Increased bank capitalization is a recurring theme in many African financial markets with the primary aim of enhancing bank resilience (Tahir et al., 2017). The regulatory requirement to increase bank capital base could have impact on banks’ profitability (Ahokpossi, 2013). Ghosh (2016, p. 377) suggested that “if higher capital represents a regulatory cost on banks, then we would expect a positive relationship to the extent that such costs are partly passed on to customers.” In other words, the impact of regulation induced bank capital depends on banks’ ability to pass on such increase to their customers. Ghosh’s (2016) argument is particularly relevant in the African banking sector where banks have been regularly required to increase their capital (Tahir et al., 2017). Both Ahokpossi (2013) and Flamini et al. (2009) reported positive relationship between capital strength and profitability in their studies on banks in Sub-Saharan Africa suggesting the possibility that banks in Africa can pass on the cost of regulation induced capital based to their customers. However, they did not explore this issue during the financial crisis period.

The effects of the financial crisis on the relationship between banks capital strength and profitability seem ambiguous. Although well-capitalized banks may signal confidence and stability to their customers, additional capital requirement during crisis may be at higher cost and with adverse effects on bank profitability. Furthermore, the macro-prudential regulatory framework initiated during the crisis is likely to continue well after the crisis. The implications of these being that whilst the findings on the relationship between capital strength and bank profitability before the financial crisis are mixed, the relationships between these variables during and after the financial crisis are profoundly uncertain.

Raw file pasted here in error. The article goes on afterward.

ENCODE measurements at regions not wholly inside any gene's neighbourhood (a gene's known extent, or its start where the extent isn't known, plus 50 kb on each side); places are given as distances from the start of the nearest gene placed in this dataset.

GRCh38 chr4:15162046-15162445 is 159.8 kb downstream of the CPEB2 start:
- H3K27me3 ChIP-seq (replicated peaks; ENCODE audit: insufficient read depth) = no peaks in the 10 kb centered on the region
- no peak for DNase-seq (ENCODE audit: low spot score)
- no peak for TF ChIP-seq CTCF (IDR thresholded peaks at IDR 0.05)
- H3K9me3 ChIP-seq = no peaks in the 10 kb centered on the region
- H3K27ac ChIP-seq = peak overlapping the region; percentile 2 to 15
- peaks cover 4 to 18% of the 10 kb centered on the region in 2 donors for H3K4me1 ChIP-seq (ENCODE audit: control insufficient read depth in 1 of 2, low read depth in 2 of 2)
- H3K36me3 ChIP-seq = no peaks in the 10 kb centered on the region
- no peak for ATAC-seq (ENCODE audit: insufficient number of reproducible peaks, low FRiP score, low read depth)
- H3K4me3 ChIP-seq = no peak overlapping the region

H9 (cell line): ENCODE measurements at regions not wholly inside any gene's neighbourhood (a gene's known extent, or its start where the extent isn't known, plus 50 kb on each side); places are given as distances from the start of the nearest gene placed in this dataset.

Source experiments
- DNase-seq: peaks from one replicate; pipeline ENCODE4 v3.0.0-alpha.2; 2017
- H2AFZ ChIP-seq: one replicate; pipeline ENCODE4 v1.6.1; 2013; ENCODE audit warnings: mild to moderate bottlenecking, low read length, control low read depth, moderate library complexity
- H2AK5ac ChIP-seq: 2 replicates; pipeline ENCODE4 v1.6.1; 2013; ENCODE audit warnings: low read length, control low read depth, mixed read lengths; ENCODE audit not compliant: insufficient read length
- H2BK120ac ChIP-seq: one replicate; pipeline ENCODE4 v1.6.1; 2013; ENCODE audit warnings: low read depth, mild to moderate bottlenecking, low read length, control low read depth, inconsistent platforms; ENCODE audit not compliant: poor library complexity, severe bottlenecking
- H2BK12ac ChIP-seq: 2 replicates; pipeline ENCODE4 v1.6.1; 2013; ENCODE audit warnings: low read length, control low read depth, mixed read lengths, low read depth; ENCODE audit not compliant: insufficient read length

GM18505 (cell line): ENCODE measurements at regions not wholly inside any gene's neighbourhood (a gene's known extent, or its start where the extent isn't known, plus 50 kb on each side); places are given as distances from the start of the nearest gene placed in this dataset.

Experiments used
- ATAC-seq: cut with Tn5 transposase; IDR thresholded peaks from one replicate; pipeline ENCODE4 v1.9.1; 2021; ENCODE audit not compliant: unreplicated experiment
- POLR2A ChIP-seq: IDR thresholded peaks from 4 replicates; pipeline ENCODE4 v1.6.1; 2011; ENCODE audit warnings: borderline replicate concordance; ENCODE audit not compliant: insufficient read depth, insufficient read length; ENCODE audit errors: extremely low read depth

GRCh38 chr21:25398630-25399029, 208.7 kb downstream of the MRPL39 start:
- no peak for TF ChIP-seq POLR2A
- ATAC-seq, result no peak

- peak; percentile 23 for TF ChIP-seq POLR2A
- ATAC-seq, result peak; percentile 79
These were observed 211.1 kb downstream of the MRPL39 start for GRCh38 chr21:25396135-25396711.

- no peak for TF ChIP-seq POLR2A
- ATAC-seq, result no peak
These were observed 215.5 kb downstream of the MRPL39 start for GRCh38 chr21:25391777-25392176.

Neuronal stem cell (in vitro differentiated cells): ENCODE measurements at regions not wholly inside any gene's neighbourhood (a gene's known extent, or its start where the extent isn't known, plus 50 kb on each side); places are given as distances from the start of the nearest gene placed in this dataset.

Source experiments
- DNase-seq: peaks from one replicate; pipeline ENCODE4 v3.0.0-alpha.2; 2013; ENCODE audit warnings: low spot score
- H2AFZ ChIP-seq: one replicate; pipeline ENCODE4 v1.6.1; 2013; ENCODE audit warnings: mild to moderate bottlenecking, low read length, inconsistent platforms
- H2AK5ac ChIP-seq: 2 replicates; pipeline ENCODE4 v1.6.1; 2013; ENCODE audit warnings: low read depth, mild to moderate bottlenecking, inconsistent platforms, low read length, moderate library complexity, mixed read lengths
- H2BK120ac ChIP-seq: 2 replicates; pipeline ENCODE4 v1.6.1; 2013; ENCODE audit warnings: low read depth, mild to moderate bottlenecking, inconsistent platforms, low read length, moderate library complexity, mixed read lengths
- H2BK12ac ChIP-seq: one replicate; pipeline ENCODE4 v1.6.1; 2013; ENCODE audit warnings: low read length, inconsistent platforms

Based on the arguments above, this study anticipates that irrespective of the additional costs that banks may incur in meeting the capital adequacy regulations during and after the crisis, well-capitalized banks are likely to be more profitable than less capitalized banks before, during, and after the financial crisis.

CR

Banks encounter CRs in two main ways: when they experience significant default rates on loans (bad debts) and when they are unable to meet the cash requirement of depositors due to inadequate reserves or inability to raise short-term funding (insolvency). Previous studies report mixed findings on the relationship between CR and bank profitability. Studies (Ahokpossi, 2013; Flamini et al., 2009) reporting positive relationship argue that it reflects the simple logic of higher risk-higher return. Thus, banks adjust their charges to reflect the calculated risk they are exposed to. Consequently, they demand higher collaterals and charge higher interest rates for high-risk transactions, and in context with high information asymmetry.

However, Bourke (1989), Molyneux and Thornton (1992) and Athanasoglou et al. (2008) concluded that CR has a significant negative effect on banks profitability. A plausible explanation for this finding could be that high CR potentially implies high bad debt which effectively means less interest income for banks, in addition to the increased cost of credit control. The rate of default is likely to be higher during the crisis thus aggravating banking risks (Didier et al., 2012). Banks respond to the perceived increase in CR by becoming circumspect about extending loan and credit to customers. This was the case in many banks in the developed economies affected by the crisis, and it is taking a while to get lending back to pre-crisis period. Thus, the relationship between CR and bank profitability during the crisis may be prolonged well after the crisis. Based on the arguments above, theoretically, this study predicts a negative relationship between bank CR and profitability during and after the crisis but not before.

Cost